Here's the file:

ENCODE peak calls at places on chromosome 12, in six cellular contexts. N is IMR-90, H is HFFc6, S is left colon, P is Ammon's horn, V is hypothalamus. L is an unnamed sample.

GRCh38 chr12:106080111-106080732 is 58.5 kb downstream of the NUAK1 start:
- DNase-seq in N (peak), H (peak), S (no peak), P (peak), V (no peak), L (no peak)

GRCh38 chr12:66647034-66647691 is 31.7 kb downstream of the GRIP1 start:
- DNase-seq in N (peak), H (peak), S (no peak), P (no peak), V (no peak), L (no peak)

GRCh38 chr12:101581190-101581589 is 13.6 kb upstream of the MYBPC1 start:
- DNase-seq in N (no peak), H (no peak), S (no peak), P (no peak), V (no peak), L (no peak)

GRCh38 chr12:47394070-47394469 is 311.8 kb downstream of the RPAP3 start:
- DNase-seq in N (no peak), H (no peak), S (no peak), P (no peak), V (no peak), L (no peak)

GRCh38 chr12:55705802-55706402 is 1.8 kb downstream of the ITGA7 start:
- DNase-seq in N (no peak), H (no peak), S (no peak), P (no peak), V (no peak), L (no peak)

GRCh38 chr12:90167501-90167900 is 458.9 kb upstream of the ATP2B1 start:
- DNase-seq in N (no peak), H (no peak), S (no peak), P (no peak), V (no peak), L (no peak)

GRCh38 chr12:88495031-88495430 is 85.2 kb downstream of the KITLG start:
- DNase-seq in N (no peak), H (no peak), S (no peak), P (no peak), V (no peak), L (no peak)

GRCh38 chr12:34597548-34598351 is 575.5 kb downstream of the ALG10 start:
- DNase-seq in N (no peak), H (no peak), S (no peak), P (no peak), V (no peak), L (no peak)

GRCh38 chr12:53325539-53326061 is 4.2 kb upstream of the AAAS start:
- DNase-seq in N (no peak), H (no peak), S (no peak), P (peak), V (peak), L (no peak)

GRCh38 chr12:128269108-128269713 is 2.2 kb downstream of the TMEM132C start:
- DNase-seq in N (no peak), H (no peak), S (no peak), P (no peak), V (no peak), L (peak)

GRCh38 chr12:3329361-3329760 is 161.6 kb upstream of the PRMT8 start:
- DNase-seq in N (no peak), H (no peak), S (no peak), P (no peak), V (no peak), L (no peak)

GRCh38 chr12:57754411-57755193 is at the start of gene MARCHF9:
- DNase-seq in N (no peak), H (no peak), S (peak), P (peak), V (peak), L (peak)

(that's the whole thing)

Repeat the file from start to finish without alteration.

ENCODE peak calls at places on chromosome 12, in six cellular contexts. N is IMR-90, H is HFFc6, S is left colon, P is Ammon's horn, V is hypothalamus. L is an unnamed sample.

GRCh38 chr12:106080111-106080732 is 58.5 kb downstream of the NUAK1 start:
- DNase-seq in N (peak), H (peak), S (no peak), P (peak), V (no peak), L (no peak)

GRCh38 chr12:66647034-66647691 is 31.7 kb downstream of the GRIP1 start:
- DNase-seq in N (peak), H (peak), S (no peak), P (no peak), V (no peak), L (no peak)

GRCh38 chr12:101581190-101581589 is 13.6 kb upstream of the MYBPC1 start:
- DNase-seq in N (no peak), H (no peak), S (no peak), P (no peak), V (no peak), L (no peak)

GRCh38 chr12:47394070-47394469 is 311.8 kb downstream of the RPAP3 start:
- DNase-seq in N (no peak), H (no peak), S (no peak), P (no peak), V (no peak), L (no peak)

GRCh38 chr12:55705802-55706402 is 1.8 kb downstream of the ITGA7 start:
- DNase-seq in N (no peak), H (no peak), S (no peak), P (no peak), V (no peak), L (no peak)

GRCh38 chr12:90167501-90167900 is 458.9 kb upstream of the ATP2B1 start:
- DNase-seq in N (no peak), H (no peak), S (no peak), P (no peak), V (no peak), L (no peak)

GRCh38 chr12:88495031-88495430 is 85.2 kb downstream of the KITLG start:
- DNase-seq in N (no peak), H (no peak), S (no peak), P (no peak), V (no peak), L (no peak)

GRCh38 chr12:34597548-34598351 is 575.5 kb downstream of the ALG10 start:
- DNase-seq in N (no peak), H (no peak), S (no peak), P (no peak), V (no peak), L (no peak)

GRCh38 chr12:53325539-53326061 is 4.2 kb upstream of the AAAS start:
- DNase-seq in N (no peak), H (no peak), S (no peak), P (peak), V (peak), L (no peak)

GRCh38 chr12:128269108-128269713 is 2.2 kb downstream of the TMEM132C start:
- DNase-seq in N (no peak), H (no peak), S (no peak), P (no peak), V (no peak), L (peak)

GRCh38 chr12:3329361-3329760 is 161.6 kb upstream of the PRMT8 start:
- DNase-seq in N (no peak), H (no peak), S (no peak), P (no peak), V (no peak), L (no peak)

GRCh38 chr12:57754411-57755193 is at the start of gene MARCHF9:
- DNase-seq in N (no peak), H (no peak), S (peak), P (peak), V (peak), L (peak)